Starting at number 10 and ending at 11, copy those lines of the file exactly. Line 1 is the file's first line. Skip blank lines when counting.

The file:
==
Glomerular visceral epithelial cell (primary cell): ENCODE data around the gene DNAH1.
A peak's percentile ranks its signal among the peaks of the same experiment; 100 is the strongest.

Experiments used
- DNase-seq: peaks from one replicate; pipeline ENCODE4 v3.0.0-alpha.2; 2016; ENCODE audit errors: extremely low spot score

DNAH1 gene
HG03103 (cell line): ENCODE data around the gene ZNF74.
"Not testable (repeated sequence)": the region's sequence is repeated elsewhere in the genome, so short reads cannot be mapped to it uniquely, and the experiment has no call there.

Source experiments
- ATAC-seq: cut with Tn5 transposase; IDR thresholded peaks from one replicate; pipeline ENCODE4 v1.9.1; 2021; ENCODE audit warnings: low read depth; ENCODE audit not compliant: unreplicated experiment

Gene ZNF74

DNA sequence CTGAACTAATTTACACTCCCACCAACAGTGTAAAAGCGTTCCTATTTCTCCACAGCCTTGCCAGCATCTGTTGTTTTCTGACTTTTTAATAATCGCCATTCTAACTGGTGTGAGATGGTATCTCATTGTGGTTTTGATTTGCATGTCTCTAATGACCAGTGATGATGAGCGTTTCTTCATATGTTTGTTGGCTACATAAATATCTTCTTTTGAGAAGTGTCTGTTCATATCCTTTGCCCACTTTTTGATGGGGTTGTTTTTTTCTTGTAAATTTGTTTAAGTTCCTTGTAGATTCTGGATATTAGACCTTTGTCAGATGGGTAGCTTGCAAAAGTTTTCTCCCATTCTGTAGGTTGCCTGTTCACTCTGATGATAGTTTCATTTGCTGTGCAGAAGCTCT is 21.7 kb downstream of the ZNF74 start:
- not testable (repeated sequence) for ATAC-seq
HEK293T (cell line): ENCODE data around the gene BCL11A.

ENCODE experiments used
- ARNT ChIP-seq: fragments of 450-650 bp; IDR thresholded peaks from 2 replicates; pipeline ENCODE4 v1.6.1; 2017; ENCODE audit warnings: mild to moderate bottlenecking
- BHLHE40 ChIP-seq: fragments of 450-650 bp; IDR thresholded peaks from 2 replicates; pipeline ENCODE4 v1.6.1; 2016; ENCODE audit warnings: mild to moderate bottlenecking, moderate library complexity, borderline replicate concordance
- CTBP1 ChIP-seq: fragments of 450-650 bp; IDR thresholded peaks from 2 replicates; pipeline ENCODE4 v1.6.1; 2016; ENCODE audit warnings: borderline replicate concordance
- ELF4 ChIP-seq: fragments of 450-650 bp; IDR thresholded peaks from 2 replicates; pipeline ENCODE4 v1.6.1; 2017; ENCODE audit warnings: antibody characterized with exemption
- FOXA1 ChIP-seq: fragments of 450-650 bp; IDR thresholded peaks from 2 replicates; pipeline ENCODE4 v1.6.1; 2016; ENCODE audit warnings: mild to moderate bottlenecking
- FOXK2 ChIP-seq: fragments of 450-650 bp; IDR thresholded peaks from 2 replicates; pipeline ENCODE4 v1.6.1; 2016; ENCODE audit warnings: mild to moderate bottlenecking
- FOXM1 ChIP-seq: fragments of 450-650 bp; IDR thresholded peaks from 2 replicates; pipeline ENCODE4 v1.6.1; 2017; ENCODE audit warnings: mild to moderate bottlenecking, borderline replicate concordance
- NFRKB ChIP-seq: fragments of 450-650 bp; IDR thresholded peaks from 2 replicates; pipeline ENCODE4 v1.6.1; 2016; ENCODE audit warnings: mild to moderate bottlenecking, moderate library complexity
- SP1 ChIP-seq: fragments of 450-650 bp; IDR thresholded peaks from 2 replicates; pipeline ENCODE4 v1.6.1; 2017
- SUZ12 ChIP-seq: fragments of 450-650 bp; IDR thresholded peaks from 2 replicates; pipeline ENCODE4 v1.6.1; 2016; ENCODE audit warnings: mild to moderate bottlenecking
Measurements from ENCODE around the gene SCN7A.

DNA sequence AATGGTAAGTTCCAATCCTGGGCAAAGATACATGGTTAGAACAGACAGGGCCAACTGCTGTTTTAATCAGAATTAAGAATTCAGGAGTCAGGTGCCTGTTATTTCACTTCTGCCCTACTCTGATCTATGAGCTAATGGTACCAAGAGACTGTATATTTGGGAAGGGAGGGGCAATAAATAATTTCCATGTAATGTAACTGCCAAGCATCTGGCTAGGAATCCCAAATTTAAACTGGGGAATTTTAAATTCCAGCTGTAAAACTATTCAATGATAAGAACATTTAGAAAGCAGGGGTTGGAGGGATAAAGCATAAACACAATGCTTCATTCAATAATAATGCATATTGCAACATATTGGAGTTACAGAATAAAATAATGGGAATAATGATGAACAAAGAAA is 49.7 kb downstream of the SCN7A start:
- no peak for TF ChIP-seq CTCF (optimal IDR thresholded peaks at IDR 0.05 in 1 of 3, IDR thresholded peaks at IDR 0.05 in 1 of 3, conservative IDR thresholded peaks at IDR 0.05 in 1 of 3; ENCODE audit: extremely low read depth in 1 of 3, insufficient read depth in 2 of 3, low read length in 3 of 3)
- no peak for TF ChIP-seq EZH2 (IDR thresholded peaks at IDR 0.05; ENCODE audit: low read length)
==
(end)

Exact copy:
Gene ZNF74

DNA sequence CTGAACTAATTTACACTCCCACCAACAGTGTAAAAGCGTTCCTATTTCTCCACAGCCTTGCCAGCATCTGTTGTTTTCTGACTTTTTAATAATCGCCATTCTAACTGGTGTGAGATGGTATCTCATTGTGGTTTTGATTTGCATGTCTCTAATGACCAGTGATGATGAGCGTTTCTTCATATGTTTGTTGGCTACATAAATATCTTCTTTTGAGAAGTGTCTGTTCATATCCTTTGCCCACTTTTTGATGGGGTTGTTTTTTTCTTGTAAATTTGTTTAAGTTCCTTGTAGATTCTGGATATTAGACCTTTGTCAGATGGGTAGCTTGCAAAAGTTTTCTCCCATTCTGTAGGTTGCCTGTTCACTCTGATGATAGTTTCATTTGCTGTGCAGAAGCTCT is 21.7 kb downstream of the ZNF74 start: